Another voice: EPA gets tough on big rigs

Published Aug. 22, 2016

Urgent action is needed to try to stanch the damage from the burning of fossil fuels, and the difficulty of doing so does not make the task any less urgent. The Obama administration took a good step forward last week in ordering a 25 percent reduction over 10 years in carbon emissions from heavy-duty trucks, including semis, and a lesser reduction in emissions from delivery trucks, school buses and other large vehicles.

The new rules from the Environmental Protection Agency, tougher than what the administration had initially proposed, rely on trucking companies adopting cost-effective technologies, including more efficient engines and devices to reduce drag, steps that even the American Trucking Association said could achieve emissions targets without being "unduly disruptive." The rules are expected to reduce fuel costs by as much as $170 billion and could cut 1.1 billion metric tons of carbon emissions over the next decade, setting a path for other nations to follow.

Heavy-duty trucks account for about 5 percent of the nation's on-road vehicles but 20 percent of greenhouse gas emissions from transportation sources. In recent years they have been the second-fastest-growing source of greenhouse gases, so curtailing them should have a real effect on the carbon emissions that feed global warming. And despite denials by Donald Trump and other Republican leaders, global warming is real and dangerous and already affecting us, as can be seen in the smoke from California fires and the mud from receding Louisiana floodwaters.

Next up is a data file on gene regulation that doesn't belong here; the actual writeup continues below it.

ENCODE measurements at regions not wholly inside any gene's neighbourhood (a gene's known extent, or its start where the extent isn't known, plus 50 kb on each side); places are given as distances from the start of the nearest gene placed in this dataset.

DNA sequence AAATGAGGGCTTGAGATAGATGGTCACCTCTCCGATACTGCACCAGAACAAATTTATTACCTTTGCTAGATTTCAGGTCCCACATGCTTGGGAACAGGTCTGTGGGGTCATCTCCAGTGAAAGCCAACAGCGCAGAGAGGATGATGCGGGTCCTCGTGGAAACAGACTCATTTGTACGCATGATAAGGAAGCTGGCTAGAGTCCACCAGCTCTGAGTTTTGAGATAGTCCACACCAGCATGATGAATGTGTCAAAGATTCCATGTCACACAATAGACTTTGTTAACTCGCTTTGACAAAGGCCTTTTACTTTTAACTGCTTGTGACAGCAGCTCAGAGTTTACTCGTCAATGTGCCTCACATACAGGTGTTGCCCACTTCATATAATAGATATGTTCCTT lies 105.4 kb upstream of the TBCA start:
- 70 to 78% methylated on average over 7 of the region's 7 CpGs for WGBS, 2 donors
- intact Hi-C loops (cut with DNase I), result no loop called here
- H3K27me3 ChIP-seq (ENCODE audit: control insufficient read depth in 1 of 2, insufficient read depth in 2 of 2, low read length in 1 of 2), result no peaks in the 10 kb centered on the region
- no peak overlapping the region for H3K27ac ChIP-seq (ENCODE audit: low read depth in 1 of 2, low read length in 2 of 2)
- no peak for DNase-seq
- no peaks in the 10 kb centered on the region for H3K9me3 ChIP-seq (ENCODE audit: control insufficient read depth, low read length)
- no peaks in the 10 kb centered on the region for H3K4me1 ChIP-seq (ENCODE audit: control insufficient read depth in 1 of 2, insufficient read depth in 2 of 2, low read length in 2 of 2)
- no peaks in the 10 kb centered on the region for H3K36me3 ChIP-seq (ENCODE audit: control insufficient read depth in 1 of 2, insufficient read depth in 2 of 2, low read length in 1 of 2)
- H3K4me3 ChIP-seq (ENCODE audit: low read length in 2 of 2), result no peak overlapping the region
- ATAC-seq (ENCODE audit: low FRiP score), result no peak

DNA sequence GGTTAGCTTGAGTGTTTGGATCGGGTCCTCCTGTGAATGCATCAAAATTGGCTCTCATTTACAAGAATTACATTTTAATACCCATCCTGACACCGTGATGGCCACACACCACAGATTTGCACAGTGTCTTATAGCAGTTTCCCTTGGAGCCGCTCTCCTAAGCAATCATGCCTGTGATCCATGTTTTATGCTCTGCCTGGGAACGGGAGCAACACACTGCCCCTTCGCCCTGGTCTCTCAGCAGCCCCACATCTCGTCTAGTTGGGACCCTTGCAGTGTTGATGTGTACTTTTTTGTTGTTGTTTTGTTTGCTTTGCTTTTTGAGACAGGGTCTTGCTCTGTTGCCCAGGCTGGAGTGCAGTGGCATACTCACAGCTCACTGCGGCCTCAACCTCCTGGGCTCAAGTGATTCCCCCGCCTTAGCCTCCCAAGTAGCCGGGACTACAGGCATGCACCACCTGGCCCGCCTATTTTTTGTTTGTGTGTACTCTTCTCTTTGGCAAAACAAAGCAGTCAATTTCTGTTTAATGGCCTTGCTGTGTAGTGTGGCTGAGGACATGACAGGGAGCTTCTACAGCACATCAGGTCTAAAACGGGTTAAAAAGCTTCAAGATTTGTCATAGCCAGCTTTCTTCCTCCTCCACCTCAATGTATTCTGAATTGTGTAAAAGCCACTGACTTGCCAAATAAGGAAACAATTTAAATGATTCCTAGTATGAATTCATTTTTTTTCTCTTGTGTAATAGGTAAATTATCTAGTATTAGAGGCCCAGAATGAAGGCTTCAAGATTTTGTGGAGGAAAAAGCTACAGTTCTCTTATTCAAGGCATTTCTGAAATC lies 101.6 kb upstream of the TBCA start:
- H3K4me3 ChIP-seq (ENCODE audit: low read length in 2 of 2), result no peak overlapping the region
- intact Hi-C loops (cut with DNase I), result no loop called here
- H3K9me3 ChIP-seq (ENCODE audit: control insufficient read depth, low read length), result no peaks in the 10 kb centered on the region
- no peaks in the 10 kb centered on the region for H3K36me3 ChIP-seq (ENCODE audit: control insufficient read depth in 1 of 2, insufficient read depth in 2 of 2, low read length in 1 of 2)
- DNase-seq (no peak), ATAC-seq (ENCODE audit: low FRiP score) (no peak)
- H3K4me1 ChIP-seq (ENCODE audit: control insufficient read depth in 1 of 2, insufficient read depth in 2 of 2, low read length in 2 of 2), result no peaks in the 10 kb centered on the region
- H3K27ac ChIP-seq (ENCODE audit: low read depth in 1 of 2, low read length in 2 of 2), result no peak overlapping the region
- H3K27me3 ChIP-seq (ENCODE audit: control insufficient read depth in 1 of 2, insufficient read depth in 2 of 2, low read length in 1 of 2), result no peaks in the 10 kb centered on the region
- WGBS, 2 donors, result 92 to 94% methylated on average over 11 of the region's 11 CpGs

In a sense, the new EPA rules make federal standards even tougher than California's rules for in-state trucks. (EPA regulations cover interstate trucks, accounting for about 60 percent of those on California roads.) The South Coast Air Quality Management District, which is responsible for ensuring that the region meets federal air quality standards, is among several regional agencies pushing the EPA to also tighten limits on truck emissions of nitrous oxides, which are key components of regional smog.

The federal government ought to move on those regulations as quickly as is reasonable. This is exactly what the United States should be doing: setting an international example in fighting global warming.

© 2016 Los Angeles Times